Lifewire: Study looks at soccer-related injuries
Feb 02,2007 00:00 by Ven Griva

It's news that might make soccer moms sit up and take notice.

Young soccer players made 1.6 million emergency room visits between 1990 and 2003, according to a review published Feb. 1 in the American Journal of Sports Medicine.

Researchers from the Center for Injury Research and Policy at Columbus Children's Hospital in Columbus, Ohio, reviewed pediatric, soccer-related data from the U.S. Consumer Product Safety Commission's National Electronic Injury Surveillance System. The NEISS collects information - such as patient age, injury type and injury event - from 100 U.S. hospital emergency rooms.

The researchers reviewed 1.6 million soccer-related injuries to children ages 2 to 18 that were seen in emergency rooms participating in the NEISS between 1990 and 2003.

Study co-authors Robert E. Leininger, Christy L. Knox and R. Dawn Comstock found remarkable differences in age, sex, injury rate, diagnosis and disposition of injuries, the report said. Girl soccer players might be sustaining more injuries than boys, but boys are twice as likely to be hospitalized for their injuries.

"Future research is needed to further examine soccer-related injuries by gender," the authors write. "Society norms in the U.S., which may allow very young boys to be more physically active and to engage in activities such as soccer with less parental supervision whereas very young girls may be less likely to do so, may explain the gender difference."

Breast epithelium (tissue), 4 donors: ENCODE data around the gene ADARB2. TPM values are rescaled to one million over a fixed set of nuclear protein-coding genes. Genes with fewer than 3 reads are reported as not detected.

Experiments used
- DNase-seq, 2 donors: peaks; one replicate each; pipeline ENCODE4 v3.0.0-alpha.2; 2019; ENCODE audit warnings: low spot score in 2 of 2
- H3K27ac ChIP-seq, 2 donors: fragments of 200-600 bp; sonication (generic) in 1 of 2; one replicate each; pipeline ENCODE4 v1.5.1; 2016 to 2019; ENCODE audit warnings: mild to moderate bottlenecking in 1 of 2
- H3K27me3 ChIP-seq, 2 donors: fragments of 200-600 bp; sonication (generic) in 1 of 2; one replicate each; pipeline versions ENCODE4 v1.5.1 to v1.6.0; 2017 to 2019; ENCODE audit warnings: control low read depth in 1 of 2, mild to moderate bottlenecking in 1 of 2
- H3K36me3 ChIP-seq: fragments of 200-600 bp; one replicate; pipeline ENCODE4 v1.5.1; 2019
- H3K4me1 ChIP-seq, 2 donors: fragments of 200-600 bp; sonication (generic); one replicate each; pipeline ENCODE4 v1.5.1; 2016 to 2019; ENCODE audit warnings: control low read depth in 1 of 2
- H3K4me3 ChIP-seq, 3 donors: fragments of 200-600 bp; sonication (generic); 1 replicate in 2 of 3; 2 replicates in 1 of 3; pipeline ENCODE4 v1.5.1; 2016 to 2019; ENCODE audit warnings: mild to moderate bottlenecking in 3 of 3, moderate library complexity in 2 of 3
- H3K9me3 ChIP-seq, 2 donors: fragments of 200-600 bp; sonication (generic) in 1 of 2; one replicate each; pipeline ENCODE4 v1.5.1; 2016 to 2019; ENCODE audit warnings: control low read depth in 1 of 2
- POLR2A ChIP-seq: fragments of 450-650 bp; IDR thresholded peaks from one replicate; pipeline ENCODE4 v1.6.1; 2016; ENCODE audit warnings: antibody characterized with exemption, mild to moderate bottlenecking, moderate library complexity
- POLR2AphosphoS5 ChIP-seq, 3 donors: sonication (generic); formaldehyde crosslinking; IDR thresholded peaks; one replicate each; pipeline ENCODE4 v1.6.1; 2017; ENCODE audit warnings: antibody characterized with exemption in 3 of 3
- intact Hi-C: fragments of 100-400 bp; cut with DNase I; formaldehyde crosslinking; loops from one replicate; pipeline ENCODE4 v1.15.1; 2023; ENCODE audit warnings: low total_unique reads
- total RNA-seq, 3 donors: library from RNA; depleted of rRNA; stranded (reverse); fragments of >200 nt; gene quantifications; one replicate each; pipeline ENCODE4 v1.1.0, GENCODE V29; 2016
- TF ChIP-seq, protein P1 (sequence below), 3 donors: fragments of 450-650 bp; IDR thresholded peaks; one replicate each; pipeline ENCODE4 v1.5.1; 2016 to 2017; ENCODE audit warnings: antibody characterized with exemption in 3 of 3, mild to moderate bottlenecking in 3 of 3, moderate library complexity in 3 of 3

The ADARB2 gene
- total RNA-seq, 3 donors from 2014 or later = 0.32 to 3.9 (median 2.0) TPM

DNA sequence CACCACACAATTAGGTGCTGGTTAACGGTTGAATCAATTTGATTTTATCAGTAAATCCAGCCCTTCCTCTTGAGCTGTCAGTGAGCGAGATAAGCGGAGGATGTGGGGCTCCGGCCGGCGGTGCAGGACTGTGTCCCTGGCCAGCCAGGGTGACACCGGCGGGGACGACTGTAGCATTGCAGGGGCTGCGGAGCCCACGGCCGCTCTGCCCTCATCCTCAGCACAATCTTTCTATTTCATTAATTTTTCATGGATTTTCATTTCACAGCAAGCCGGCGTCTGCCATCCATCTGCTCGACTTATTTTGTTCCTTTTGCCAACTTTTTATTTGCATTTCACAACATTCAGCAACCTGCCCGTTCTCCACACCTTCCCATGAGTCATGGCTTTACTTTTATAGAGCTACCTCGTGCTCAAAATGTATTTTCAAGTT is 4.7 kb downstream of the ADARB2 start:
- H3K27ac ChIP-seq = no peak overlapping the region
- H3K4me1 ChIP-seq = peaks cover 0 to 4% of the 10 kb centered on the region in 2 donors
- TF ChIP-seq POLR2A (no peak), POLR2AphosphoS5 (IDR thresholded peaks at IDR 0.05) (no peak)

It was the first study to investigate soccer-related injuries among the entire U.S. pediatric population, says the journal article.

Researchers found a significant increase in injuries to female soccer players. They suspect the increase corresponds with the sharp increase in the number of girls playing soccer during the 14-year span of the study.

Overall, girls were treated for more ankle and knee injuries and were more likely to have more strains and sprains than were boys.

The study divided young soccer players into four age groups: 2-4 years of age, 5-9 years, 10-14 and 15-18. They found that players in the 10-14 age group (49 percent of all injuries) were four times as likely to be injured as those in the 5-9 group (12 percent).

"It is possible the middle-school-aged player is bigger, stronger and playing harder, leading to an increase in the likelihood of injury," said Knox.

The youngest players, especially boys, were more likely to be hospitalized, the study found.

"In general, younger children have great difficulty expressing themselves in words," Knox said. "When that child is injured, it seems prudent to hospitalize and observe that child."

The study also found:

- Injuries to the face, head and neck were more common in very young soccer players.

- Arm and shoulder injuries were most common in players in the 5-9 age group.

- Concussion was the most common injury for players in the 15-18 group.

- The number of strains, sprains and leg injuries increased with age.

The study authors wrote that injury is part of athletics, and that soccer produces fewer injuries per capita than do other contact sports.

To put that in perspective, the U.S. Consumer Products Safety Commission tracked injuries leading to emergency room visits for other sports in 2005. The CPSC ranked basketball No. 1, with 409,799 visits, football No. 2 with 376,115 and bicycling No. 3 with 317,040, said Patti Davis of the American Orthopaedic Society for Sports Medicine.

"You want to know what the deadliest activity is?" asked Davis. "Deadliest is riding an (all-terrain vehicle) - 740 deaths in 2005, one third to children under 16."

Now that's something to make you sit up and take notice.